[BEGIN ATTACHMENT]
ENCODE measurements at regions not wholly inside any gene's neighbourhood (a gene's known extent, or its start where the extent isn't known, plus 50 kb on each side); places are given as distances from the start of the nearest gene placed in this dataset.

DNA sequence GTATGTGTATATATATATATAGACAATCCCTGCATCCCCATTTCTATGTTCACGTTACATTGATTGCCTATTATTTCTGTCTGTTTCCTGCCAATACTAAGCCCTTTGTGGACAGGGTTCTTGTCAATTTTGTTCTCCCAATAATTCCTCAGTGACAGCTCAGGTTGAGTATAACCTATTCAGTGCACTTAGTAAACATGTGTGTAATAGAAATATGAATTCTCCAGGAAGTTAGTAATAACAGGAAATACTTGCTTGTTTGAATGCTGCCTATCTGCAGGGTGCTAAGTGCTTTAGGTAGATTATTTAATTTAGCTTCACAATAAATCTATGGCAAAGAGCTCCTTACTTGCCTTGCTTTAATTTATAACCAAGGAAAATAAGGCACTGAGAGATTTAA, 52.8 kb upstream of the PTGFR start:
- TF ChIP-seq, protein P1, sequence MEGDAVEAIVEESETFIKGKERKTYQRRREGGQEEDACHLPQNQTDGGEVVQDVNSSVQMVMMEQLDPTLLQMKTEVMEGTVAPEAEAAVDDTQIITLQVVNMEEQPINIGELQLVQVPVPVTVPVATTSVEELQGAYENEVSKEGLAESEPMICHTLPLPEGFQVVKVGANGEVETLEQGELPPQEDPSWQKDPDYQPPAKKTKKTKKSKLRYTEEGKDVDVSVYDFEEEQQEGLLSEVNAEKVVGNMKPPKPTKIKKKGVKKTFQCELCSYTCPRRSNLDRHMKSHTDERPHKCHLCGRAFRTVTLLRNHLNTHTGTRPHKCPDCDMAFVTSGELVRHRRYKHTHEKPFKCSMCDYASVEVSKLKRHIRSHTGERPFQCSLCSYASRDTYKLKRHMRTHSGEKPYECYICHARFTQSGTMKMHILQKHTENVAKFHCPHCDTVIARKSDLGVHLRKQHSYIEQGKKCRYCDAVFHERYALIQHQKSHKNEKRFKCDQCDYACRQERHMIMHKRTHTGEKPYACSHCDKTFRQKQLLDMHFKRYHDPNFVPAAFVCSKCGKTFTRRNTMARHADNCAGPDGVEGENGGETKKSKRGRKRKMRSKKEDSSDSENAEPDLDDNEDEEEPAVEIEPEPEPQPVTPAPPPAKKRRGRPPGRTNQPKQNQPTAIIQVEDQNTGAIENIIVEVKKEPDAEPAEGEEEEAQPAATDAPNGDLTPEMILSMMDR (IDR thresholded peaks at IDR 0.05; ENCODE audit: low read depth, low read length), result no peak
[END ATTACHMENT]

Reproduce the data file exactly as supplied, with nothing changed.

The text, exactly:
ENCODE measurements at regions not wholly inside any gene's neighbourhood (a gene's known extent, or its start where the extent isn't known, plus 50 kb on each side); places are given as distances from the start of the nearest gene placed in this dataset.

DNA sequence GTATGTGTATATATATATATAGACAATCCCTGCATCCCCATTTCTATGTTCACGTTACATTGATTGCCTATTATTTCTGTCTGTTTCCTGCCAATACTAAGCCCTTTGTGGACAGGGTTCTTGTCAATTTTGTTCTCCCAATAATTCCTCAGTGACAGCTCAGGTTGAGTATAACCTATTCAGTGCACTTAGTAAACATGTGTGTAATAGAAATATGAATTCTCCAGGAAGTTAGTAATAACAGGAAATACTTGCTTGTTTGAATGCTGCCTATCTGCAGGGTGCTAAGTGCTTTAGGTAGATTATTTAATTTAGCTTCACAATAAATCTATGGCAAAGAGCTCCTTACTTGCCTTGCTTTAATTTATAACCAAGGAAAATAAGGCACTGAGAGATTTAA, 52.8 kb upstream of the PTGFR start:
- TF ChIP-seq, protein P1, sequence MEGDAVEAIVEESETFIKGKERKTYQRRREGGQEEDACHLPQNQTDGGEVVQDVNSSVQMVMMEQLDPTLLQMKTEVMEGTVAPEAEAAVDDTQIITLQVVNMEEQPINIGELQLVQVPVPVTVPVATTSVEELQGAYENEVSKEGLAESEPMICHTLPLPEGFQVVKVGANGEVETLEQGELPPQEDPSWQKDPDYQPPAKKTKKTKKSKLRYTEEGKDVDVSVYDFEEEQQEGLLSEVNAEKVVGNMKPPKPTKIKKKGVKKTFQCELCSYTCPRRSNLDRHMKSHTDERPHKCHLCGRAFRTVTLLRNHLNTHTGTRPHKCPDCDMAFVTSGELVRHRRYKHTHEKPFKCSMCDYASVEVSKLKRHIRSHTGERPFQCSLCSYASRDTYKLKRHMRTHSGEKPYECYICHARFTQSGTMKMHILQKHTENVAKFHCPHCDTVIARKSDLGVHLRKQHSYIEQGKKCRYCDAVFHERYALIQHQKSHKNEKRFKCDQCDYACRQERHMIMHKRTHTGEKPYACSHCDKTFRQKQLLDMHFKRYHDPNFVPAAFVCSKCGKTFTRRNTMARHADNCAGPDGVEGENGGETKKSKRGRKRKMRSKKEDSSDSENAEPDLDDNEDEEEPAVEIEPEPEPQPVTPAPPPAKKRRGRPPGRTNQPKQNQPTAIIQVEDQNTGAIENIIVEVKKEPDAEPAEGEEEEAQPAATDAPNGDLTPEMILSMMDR (IDR thresholded peaks at IDR 0.05; ENCODE audit: low read depth, low read length), result no peak